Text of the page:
Steve A N Goldstein

picture of Steve A N Goldstein

Vice Chancellor, Health Affairs

Distinguished Professor, Pediatrics
School of Medicine
Distinguished Professor, Physiology & Biophysics
School of Medicine

M.D., Harvard Medical School, 1986
Ph.D., Harvard University, 1986, Immunology
M.A., Brandeis University, 1978, Biochemistry


University of California, Irvine
1001 Health Sciences Road
Irvine Hall 265
Irvine, CA 92697
Research Interests
Ion channels, cardiac arrhythmia, sudden death, stroke, neurotoxins, hypoxia, single-molecule spectroscopy
Academic Distinctions
Selected Awards
New Investigator Award (1994, Donaghue Foundation)
Yale University, Master of Arts Privatum (2001, honorary degree)
E. Mead Johnson Award (2001, Society for Pediatric Research)
Distinguished Clinical Scientist Award (2001, Doris Duke Charitable Foundation)
Pritzker Scholar (2004-2009, University of Chicago)

Selected Editorial Boards
Editor-in-Chief, Quarterly Reviews of Biophysics, Cambridge University Press (2002-2007)

Selected Government Service
Scientific Advisor, Roadmap in Nanomedicine, NIH (2005-2011)
Vice-Chair, Biological Sciences Directorate Advisory Committee, NSF (2015-2017)
1986-88 Internship and Residency
Pediatric Medicine, Boston Children’s Hospital

1988-93 Clinical Fellowship
Pediatric Cardiology, Boston Children’s Hospital

1989-93 Research Fellow, Ion Channel Biophysics
Howard Hughes Medical Institute, Brandeis University (Christopher Miller)
Research Abstract
Our research seeks to understand how ion channels operate in health and illness. Ion channels are membrane proteins in all cells that catalyze the selective passage of ions across membranes and, like enzymes, show exquisite specificity and tight regulation. As a class, ion channels orchestrate the electrical activity that allows operation of the heart, nervous system and skeletal muscles and are just as important in non-excitable cells like circulating T cells and sperm. Less sensational but equally important, ion channels mediate cellular fluid and electrolyte homeostasis. Remarkably, fundamental questions remain to be answered. How do ion channels open and close? What is their architecture? How do mutations produce cardiac arrhythmia, hypertension, seizures, or interfere with immune function? How do drugs act to produce beneficial outcomes (~20% of our current pharmacopeia targets ion channels) or to yield undesirable side effects? Our laboratory uses macroscopic and single molecule electrophysiology and spectroscopy, molecular genetics, high-throughput and structural methods to pursue five research directions.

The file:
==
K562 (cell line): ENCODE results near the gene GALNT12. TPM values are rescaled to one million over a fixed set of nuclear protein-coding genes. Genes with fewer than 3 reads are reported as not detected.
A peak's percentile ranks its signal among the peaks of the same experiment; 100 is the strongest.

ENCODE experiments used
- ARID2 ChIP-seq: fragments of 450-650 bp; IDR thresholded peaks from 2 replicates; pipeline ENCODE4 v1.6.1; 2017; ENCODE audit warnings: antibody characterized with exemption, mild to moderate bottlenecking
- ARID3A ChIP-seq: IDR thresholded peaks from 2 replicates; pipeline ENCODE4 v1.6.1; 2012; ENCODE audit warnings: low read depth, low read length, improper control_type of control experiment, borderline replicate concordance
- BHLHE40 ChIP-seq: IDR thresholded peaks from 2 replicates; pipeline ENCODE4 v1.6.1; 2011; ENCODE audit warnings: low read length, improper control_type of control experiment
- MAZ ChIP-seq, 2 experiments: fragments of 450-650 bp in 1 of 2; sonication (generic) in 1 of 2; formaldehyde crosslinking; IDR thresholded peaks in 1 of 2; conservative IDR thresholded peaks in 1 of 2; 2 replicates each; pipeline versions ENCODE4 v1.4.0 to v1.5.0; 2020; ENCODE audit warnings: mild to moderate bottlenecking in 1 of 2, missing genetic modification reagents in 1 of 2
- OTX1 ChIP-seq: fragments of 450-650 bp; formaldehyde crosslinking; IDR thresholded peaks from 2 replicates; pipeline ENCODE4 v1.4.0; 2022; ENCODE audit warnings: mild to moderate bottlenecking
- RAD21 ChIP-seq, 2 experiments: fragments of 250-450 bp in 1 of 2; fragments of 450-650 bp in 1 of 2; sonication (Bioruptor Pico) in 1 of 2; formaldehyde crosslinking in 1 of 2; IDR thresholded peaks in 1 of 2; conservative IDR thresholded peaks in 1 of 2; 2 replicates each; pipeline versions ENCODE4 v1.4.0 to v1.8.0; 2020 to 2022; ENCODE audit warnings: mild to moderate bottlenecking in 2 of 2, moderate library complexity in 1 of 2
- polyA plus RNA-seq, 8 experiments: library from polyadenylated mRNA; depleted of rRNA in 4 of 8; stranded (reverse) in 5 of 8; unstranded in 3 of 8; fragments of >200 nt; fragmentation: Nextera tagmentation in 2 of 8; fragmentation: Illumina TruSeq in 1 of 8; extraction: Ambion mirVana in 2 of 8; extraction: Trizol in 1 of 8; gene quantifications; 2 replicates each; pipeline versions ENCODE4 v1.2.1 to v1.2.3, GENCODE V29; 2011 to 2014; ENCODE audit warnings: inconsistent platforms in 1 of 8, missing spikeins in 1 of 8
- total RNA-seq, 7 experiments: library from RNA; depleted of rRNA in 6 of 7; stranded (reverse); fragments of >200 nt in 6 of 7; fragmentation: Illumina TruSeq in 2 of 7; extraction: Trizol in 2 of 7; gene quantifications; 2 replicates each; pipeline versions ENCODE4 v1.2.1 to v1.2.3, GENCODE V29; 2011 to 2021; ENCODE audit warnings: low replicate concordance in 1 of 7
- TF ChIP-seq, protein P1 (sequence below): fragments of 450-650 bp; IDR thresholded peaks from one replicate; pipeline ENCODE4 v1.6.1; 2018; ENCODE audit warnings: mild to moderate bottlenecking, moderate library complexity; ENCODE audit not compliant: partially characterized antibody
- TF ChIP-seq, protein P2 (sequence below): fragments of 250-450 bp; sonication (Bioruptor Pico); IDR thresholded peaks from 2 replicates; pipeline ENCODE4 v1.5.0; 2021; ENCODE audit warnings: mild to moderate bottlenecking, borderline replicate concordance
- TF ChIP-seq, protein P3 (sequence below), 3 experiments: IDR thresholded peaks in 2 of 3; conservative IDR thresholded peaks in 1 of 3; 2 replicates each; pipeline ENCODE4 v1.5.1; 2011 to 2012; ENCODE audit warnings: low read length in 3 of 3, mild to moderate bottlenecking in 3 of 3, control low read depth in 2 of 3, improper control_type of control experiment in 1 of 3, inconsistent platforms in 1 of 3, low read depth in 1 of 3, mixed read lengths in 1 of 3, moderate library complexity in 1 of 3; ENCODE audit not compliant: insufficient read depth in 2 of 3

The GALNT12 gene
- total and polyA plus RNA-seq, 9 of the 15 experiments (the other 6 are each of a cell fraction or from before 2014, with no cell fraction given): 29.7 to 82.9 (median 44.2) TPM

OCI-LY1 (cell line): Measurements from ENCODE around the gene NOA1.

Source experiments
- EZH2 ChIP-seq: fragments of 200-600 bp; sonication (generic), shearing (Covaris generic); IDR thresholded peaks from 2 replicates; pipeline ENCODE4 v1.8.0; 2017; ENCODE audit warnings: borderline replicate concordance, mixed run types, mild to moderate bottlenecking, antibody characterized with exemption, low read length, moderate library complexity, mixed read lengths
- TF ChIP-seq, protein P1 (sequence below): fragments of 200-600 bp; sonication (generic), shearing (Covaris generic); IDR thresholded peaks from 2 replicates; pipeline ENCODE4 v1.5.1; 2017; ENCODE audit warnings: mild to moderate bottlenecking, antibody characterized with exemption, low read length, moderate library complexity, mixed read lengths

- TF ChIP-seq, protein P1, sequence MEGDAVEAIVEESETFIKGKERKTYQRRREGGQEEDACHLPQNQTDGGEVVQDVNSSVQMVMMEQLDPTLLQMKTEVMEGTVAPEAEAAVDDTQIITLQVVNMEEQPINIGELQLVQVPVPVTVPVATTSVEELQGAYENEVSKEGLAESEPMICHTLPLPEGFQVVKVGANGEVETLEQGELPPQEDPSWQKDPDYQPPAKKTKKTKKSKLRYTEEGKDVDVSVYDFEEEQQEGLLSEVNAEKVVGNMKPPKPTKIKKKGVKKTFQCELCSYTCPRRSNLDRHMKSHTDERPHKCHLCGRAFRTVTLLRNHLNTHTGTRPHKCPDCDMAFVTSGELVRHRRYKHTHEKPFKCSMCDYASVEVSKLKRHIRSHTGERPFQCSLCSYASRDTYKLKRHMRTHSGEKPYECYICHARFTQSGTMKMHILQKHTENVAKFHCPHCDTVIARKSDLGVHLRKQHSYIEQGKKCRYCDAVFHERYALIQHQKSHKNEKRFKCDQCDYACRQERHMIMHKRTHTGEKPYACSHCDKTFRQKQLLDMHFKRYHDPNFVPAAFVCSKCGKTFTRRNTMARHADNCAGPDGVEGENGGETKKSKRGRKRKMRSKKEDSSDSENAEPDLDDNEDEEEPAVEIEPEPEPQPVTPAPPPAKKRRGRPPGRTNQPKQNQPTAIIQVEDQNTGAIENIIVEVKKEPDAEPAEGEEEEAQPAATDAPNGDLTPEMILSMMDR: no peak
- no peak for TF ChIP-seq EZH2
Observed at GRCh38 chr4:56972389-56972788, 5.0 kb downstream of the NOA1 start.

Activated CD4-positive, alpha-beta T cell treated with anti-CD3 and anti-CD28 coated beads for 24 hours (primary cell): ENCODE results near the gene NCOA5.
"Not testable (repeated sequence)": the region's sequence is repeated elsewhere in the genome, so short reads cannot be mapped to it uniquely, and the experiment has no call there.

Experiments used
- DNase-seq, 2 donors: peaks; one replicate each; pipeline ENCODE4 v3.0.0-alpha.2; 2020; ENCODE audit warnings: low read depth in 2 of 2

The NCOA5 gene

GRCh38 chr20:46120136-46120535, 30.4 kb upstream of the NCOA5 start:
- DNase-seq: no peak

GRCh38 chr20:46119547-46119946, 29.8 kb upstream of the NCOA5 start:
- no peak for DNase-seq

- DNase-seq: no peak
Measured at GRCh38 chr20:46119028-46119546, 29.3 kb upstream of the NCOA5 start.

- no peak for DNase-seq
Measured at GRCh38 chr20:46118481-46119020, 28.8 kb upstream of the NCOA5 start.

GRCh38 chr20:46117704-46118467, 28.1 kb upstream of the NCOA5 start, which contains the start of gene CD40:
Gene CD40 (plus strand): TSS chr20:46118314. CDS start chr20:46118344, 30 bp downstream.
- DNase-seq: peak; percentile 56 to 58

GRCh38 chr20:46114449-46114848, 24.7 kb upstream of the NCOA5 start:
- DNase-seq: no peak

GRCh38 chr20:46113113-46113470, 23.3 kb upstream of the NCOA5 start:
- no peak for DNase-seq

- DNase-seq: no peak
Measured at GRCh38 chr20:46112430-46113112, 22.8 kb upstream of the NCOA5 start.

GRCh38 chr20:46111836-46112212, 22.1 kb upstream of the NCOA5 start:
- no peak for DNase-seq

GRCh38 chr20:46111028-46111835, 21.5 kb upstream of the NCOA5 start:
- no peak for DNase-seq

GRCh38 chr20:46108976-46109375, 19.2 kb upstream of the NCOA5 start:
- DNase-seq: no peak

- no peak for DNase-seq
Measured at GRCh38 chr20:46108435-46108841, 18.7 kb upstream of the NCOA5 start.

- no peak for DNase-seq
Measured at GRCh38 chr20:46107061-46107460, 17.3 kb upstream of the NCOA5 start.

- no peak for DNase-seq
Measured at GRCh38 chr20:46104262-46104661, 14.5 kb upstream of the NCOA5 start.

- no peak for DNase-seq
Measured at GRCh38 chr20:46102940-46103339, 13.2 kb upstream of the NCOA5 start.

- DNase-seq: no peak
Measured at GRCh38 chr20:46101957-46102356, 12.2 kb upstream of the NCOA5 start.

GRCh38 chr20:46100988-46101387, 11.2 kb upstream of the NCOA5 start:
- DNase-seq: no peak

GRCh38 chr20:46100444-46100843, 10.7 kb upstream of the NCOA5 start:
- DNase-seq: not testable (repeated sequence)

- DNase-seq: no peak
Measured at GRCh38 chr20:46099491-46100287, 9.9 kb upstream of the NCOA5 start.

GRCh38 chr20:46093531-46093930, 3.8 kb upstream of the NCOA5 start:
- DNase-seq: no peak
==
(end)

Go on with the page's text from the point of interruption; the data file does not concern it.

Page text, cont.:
(1) SUMOs—a pathway that controls the activity of ion channels at the cell surface. We identified an enzymatic pathway to operate at the cell surface and regulate the opening and closing of ion channels: post-translational modification with SUMO proteins. SUMOs were previously known to determine the activity of transcription factors in the nucleus. Enzymes for sumoylation and desumoylation were found to reside at the plasma membrane in all mammalian cells studied and the number of ion channels recognized to be modulated by the pathway is rapidly increasing. More recently, we recognized that hypoxia upregulates sumoylation of ion channels to produce cardiac arrythmia and neuronal pathology in the central nervous system.

(2) New genetic and high throughput methods for ion channels. (A) De novo development of peptide neurotoxins for “orphan” receptors. Among the most powerful tools in the arsenal for studies of the heart and nervous system, natural toxins are not selective -- we use phage display to generate de novo, high affinity specific peptides to study and modify the function of the channels in vivo. This has led to specific inhibitors and blockers (for example, of the proton channel that control sperm and neutrophil activity). (B) Other ongoing work allows studies of single ion channel complexes in living cells in real-time by total internal reflection microscopy and fluorescence energy transfer.

(3) Accessory Subunits—discovery, roles in health and disease, and structural basis for function. Ion channels are composed of pore-forming subunits and accessory subunits that determine where, when and how the pores function. Accessory subunits are the power behind the throne, determining the differences in how channels operate from tissue to tissue (and from cell to cell within the same tissue) allowing the heart to beat slowly and neurons to respond in milliseconds. In the heart, MinK (encoded by KCNE1) assembles with KCNQ1 (to form IKs channels) establishing the conductance, gating, regulation and anti-arrhythmic drug sensitivity of the mixed complexes. In mutant form, MinK is linked to cardiac arrhythmia and deafness. We found there is a family of genes encoding the MinK-related peptides (MiRPs) and have explored their roles helath and disease. Other accessory subunits we study include KChIPs, DPPs, 14-3-3 and KCTDs.